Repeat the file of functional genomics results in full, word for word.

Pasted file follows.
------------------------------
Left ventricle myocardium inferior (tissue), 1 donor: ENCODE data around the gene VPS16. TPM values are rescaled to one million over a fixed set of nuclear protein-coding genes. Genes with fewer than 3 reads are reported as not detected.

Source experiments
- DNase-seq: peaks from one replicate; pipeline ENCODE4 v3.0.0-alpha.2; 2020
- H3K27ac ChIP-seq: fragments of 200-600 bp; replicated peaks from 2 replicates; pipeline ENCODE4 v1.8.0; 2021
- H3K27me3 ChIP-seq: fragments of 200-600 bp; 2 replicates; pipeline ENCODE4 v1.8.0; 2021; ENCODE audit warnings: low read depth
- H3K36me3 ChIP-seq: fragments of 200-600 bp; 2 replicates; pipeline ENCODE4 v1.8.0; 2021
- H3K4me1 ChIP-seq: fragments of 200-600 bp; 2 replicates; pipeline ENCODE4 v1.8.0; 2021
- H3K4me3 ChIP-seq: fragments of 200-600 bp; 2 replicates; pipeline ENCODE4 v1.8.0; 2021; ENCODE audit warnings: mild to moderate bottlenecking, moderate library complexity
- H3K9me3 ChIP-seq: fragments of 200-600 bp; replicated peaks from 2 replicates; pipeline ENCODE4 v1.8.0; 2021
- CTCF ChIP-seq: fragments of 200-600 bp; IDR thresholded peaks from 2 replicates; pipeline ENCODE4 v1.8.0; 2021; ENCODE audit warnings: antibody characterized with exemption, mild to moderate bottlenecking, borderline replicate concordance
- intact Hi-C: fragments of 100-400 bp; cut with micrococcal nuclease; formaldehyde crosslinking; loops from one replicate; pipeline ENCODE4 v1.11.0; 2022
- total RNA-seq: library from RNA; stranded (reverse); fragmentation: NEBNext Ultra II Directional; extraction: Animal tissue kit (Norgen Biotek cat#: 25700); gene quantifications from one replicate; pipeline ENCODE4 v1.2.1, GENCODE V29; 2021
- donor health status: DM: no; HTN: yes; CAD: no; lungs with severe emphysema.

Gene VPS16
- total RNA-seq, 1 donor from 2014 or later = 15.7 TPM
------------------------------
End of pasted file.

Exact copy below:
Left ventricle myocardium inferior (tissue), 1 donor: ENCODE data around the gene VPS16. TPM values are rescaled to one million over a fixed set of nuclear protein-coding genes. Genes with fewer than 3 reads are reported as not detected.

Source experiments
- DNase-seq: peaks from one replicate; pipeline ENCODE4 v3.0.0-alpha.2; 2020
- H3K27ac ChIP-seq: fragments of 200-600 bp; replicated peaks from 2 replicates; pipeline ENCODE4 v1.8.0; 2021
- H3K27me3 ChIP-seq: fragments of 200-600 bp; 2 replicates; pipeline ENCODE4 v1.8.0; 2021; ENCODE audit warnings: low read depth
- H3K36me3 ChIP-seq: fragments of 200-600 bp; 2 replicates; pipeline ENCODE4 v1.8.0; 2021
- H3K4me1 ChIP-seq: fragments of 200-600 bp; 2 replicates; pipeline ENCODE4 v1.8.0; 2021
- H3K4me3 ChIP-seq: fragments of 200-600 bp; 2 replicates; pipeline ENCODE4 v1.8.0; 2021; ENCODE audit warnings: mild to moderate bottlenecking, moderate library complexity
- H3K9me3 ChIP-seq: fragments of 200-600 bp; replicated peaks from 2 replicates; pipeline ENCODE4 v1.8.0; 2021
- CTCF ChIP-seq: fragments of 200-600 bp; IDR thresholded peaks from 2 replicates; pipeline ENCODE4 v1.8.0; 2021; ENCODE audit warnings: antibody characterized with exemption, mild to moderate bottlenecking, borderline replicate concordance
- intact Hi-C: fragments of 100-400 bp; cut with micrococcal nuclease; formaldehyde crosslinking; loops from one replicate; pipeline ENCODE4 v1.11.0; 2022
- total RNA-seq: library from RNA; stranded (reverse); fragmentation: NEBNext Ultra II Directional; extraction: Animal tissue kit (Norgen Biotek cat#: 25700); gene quantifications from one replicate; pipeline ENCODE4 v1.2.1, GENCODE V29; 2021
- donor health status: DM: no; HTN: yes; CAD: no; lungs with severe emphysema.

Gene VPS16
- total RNA-seq, 1 donor from 2014 or later = 15.7 TPM